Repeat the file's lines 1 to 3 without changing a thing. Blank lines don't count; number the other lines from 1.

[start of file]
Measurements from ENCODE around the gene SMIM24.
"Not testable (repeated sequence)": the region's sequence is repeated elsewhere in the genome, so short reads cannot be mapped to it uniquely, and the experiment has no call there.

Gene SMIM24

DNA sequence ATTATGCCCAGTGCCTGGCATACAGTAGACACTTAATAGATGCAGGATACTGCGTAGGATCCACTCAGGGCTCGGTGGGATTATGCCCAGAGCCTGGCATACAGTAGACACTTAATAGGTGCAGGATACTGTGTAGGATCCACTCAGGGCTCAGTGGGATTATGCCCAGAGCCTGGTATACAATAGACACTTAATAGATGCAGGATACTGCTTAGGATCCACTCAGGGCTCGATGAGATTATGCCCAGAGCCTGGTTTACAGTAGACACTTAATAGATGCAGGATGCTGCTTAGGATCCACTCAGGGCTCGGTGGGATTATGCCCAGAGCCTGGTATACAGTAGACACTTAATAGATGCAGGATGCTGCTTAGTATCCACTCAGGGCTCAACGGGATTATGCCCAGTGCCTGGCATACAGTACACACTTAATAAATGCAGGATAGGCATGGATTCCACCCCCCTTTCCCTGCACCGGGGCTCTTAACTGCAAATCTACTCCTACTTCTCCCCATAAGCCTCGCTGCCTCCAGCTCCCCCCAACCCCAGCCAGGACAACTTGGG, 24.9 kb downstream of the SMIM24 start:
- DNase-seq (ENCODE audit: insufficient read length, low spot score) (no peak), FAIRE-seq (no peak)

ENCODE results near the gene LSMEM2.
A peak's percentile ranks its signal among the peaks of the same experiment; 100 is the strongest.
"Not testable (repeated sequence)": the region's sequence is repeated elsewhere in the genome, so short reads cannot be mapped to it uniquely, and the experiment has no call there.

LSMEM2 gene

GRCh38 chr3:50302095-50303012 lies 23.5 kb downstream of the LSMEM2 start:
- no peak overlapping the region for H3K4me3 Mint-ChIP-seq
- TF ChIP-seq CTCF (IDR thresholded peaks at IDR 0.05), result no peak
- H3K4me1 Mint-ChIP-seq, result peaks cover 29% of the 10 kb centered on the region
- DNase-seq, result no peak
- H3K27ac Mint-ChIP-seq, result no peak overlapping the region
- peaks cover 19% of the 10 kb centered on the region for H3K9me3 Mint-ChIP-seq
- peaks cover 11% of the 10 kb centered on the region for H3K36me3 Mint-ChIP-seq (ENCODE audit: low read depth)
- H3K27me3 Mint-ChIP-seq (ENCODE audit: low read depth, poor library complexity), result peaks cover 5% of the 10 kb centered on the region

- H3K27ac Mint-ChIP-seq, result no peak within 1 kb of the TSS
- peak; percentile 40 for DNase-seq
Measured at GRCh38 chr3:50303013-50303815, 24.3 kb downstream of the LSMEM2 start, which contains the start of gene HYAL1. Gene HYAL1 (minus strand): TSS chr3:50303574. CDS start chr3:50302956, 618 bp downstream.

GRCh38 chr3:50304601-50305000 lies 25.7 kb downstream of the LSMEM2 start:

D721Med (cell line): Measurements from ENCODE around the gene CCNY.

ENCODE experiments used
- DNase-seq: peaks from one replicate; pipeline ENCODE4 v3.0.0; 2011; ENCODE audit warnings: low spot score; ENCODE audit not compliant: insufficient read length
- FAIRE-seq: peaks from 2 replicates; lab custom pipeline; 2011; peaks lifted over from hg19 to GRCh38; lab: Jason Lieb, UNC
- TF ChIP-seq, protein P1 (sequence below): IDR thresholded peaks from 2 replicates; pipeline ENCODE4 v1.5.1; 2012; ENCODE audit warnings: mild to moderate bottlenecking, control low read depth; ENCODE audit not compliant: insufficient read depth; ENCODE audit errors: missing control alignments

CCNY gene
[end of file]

Measurements from ENCODE around the gene SMIM24.
"Not testable (repeated sequence)": the region's sequence is repeated elsewhere in the genome, so short reads cannot be mapped to it uniquely, and the experiment has no call there.

Gene SMIM24